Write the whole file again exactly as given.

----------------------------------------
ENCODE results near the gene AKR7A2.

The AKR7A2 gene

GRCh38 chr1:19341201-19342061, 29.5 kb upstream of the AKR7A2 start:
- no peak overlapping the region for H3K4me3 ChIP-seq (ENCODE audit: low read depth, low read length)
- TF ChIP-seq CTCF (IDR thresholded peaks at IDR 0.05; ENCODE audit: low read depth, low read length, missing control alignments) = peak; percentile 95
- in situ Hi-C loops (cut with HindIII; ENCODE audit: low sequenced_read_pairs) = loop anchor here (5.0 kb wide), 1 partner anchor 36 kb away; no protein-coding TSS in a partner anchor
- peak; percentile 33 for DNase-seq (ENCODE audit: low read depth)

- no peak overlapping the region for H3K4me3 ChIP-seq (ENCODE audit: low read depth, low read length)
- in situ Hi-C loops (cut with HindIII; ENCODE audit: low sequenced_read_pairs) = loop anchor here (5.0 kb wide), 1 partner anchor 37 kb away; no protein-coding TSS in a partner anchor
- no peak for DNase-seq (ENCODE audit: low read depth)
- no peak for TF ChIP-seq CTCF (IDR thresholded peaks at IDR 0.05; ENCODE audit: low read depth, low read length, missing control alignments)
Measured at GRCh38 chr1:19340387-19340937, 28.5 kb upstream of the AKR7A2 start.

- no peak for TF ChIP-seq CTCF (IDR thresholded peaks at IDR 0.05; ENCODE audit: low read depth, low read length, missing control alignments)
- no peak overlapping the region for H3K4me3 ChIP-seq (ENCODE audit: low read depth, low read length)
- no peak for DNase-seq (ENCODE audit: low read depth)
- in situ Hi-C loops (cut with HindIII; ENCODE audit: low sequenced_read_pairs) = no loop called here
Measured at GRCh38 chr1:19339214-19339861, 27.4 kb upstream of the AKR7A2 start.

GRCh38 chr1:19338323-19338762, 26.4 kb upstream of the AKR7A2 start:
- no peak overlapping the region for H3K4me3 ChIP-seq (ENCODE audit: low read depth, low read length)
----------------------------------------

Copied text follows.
ENCODE results near the gene AKR7A2.

The AKR7A2 gene

GRCh38 chr1:19341201-19342061, 29.5 kb upstream of the AKR7A2 start:
- no peak overlapping the region for H3K4me3 ChIP-seq (ENCODE audit: low read depth, low read length)
- TF ChIP-seq CTCF (IDR thresholded peaks at IDR 0.05; ENCODE audit: low read depth, low read length, missing control alignments) = peak; percentile 95
- in situ Hi-C loops (cut with HindIII; ENCODE audit: low sequenced_read_pairs) = loop anchor here (5.0 kb wide), 1 partner anchor 36 kb away; no protein-coding TSS in a partner anchor
- peak; percentile 33 for DNase-seq (ENCODE audit: low read depth)

- no peak overlapping the region for H3K4me3 ChIP-seq (ENCODE audit: low read depth, low read length)
- in situ Hi-C loops (cut with HindIII; ENCODE audit: low sequenced_read_pairs) = loop anchor here (5.0 kb wide), 1 partner anchor 37 kb away; no protein-coding TSS in a partner anchor
- no peak for DNase-seq (ENCODE audit: low read depth)
- no peak for TF ChIP-seq CTCF (IDR thresholded peaks at IDR 0.05; ENCODE audit: low read depth, low read length, missing control alignments)
Measured at GRCh38 chr1:19340387-19340937, 28.5 kb upstream of the AKR7A2 start.

- no peak for TF ChIP-seq CTCF (IDR thresholded peaks at IDR 0.05; ENCODE audit: low read depth, low read length, missing control alignments)
- no peak overlapping the region for H3K4me3 ChIP-seq (ENCODE audit: low read depth, low read length)
- no peak for DNase-seq (ENCODE audit: low read depth)
- in situ Hi-C loops (cut with HindIII; ENCODE audit: low sequenced_read_pairs) = no loop called here
Measured at GRCh38 chr1:19339214-19339861, 27.4 kb upstream of the AKR7A2 start.

GRCh38 chr1:19338323-19338762, 26.4 kb upstream of the AKR7A2 start:
- no peak overlapping the region for H3K4me3 ChIP-seq (ENCODE audit: low read depth, low read length)